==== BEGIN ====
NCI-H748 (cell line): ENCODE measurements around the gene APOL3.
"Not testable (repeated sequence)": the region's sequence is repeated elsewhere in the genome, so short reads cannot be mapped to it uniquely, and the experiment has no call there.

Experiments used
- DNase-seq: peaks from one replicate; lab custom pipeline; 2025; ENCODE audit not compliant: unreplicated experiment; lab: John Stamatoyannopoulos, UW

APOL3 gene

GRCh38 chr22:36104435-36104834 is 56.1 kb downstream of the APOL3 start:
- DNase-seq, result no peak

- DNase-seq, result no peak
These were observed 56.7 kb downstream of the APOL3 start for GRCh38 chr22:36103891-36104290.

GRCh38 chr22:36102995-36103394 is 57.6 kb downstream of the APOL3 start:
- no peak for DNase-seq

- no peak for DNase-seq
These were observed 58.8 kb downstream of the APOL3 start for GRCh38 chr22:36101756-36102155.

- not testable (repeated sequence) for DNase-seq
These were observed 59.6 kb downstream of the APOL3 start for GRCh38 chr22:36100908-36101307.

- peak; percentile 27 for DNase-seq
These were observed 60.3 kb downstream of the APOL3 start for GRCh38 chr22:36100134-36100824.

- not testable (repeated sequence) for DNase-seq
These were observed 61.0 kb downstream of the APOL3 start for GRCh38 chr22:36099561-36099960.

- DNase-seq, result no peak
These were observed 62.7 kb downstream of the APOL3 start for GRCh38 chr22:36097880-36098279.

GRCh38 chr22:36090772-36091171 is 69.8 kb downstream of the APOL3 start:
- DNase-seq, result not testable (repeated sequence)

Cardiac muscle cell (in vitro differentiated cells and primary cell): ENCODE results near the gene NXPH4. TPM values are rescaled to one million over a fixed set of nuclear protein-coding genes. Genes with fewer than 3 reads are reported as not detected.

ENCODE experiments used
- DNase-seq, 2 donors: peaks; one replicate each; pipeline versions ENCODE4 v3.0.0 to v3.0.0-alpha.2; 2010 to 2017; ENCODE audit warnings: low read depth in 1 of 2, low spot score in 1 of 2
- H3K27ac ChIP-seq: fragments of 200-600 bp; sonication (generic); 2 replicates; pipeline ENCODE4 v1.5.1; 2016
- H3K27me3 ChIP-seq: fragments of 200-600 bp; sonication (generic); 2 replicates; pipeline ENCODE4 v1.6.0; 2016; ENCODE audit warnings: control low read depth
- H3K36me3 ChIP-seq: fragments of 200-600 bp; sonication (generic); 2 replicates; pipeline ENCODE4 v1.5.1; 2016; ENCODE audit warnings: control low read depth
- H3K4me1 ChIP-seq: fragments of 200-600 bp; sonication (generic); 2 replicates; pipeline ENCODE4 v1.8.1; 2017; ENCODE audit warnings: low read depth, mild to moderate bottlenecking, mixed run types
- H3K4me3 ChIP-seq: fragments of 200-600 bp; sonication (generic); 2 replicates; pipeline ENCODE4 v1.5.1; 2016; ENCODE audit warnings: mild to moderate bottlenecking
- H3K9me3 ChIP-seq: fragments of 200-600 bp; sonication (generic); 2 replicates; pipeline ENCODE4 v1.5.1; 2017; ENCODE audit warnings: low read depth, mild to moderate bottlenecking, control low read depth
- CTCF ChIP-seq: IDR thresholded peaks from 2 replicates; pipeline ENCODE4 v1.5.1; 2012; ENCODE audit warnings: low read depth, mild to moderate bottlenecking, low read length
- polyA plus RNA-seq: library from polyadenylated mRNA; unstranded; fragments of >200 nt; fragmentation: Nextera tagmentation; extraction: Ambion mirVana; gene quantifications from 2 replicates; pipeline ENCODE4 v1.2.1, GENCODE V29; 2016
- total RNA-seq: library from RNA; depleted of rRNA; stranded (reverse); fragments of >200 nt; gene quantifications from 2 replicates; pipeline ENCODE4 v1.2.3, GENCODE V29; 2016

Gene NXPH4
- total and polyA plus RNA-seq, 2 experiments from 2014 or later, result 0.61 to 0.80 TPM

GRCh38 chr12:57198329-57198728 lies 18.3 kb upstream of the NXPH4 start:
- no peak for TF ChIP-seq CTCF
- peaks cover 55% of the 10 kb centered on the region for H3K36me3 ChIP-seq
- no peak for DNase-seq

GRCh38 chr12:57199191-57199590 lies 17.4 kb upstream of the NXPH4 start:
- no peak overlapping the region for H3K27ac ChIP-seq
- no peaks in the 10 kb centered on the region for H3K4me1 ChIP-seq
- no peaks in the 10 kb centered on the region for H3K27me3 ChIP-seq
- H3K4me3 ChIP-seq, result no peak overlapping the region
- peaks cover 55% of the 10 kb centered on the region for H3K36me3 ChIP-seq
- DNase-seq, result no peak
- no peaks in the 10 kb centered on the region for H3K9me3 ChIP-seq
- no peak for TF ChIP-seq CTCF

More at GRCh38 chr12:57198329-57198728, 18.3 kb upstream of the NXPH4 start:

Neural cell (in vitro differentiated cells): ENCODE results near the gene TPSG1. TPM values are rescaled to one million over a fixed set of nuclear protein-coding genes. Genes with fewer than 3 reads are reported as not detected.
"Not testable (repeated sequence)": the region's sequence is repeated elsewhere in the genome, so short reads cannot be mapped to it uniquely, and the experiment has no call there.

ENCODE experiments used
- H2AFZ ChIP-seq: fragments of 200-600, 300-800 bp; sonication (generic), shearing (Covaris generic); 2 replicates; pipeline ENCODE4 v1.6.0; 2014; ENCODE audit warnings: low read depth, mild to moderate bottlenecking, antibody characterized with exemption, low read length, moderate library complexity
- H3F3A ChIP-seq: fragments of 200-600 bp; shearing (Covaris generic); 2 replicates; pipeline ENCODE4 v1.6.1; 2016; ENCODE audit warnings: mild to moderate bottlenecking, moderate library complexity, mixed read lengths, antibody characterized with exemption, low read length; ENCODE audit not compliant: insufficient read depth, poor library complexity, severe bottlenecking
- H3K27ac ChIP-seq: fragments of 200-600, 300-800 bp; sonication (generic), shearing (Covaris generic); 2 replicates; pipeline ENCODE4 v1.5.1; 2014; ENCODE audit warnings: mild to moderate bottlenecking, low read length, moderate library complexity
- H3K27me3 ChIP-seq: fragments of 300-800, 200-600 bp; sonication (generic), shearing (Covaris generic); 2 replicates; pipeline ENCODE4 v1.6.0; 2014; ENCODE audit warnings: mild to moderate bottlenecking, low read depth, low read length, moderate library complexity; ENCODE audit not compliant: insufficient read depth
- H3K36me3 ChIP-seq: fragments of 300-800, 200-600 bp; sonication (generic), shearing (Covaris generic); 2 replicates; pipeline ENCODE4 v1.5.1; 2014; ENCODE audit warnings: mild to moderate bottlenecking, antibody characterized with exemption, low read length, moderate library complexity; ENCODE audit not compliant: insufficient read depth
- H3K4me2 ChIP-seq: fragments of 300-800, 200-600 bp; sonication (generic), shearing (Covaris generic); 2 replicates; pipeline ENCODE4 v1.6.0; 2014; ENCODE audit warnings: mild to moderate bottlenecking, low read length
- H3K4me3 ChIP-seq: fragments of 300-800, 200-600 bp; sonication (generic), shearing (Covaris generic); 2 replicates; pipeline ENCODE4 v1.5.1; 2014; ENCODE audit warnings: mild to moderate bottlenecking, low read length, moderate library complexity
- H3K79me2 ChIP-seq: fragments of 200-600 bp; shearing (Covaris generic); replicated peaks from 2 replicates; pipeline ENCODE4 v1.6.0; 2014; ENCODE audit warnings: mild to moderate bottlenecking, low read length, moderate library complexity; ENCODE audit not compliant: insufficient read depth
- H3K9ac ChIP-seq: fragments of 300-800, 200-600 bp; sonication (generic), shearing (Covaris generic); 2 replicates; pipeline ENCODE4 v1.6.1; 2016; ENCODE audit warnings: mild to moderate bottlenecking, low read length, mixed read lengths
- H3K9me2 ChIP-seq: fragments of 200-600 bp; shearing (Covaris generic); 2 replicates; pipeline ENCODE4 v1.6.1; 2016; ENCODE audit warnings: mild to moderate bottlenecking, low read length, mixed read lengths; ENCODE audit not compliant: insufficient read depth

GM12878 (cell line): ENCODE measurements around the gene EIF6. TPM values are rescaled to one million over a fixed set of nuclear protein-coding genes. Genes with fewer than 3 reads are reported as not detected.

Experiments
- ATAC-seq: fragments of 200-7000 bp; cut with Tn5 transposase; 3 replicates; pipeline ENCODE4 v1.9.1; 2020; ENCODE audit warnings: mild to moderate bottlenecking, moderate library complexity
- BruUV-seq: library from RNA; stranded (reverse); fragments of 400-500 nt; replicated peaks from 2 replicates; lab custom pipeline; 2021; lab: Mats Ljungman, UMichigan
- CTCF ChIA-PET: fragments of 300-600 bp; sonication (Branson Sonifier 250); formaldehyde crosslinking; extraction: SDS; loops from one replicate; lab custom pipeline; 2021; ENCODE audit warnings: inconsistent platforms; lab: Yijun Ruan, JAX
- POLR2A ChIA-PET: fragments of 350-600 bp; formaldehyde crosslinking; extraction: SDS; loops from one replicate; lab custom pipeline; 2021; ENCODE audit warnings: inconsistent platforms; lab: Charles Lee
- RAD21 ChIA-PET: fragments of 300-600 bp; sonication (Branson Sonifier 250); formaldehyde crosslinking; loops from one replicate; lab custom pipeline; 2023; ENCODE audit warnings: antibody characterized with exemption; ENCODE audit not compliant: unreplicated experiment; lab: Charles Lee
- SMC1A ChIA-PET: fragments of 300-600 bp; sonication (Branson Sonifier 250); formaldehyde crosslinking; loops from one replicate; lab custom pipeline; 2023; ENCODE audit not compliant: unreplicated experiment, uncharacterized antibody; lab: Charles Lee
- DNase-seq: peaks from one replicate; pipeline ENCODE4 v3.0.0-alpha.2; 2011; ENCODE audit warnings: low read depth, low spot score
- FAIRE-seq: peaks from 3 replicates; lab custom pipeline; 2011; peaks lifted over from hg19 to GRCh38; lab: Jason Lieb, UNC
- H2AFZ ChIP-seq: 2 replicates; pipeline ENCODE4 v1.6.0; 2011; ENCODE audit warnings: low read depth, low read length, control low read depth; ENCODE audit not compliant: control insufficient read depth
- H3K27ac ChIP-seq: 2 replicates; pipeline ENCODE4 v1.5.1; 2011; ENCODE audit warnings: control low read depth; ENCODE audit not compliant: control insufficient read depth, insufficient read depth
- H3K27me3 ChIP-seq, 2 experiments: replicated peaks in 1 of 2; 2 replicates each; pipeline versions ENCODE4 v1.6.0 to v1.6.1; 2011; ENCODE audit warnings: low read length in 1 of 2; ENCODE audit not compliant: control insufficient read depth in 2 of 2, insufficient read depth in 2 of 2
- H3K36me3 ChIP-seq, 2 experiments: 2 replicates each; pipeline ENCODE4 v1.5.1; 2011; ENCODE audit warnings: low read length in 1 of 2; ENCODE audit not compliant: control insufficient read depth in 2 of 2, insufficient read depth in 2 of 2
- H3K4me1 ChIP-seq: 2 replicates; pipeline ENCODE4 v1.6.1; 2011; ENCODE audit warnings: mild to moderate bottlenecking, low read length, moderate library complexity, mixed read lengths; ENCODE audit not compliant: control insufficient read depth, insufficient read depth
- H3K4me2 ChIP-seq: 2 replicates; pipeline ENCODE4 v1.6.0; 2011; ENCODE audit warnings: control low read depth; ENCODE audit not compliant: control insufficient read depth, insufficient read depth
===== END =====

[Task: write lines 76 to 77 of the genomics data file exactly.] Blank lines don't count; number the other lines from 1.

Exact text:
- H3K27ac ChIP-seq: 2 replicates; pipeline ENCODE4 v1.5.1; 2011; ENCODE audit warnings: control low read depth; ENCODE audit not compliant: control insufficient read depth, insufficient read depth
- H3K27me3 ChIP-seq, 2 experiments: replicated peaks in 1 of 2; 2 replicates each; pipeline versions ENCODE4 v1.6.0 to v1.6.1; 2011; ENCODE audit warnings: low read length in 1 of 2; ENCODE audit not compliant: control insufficient read depth in 2 of 2, insufficient read depth in 2 of 2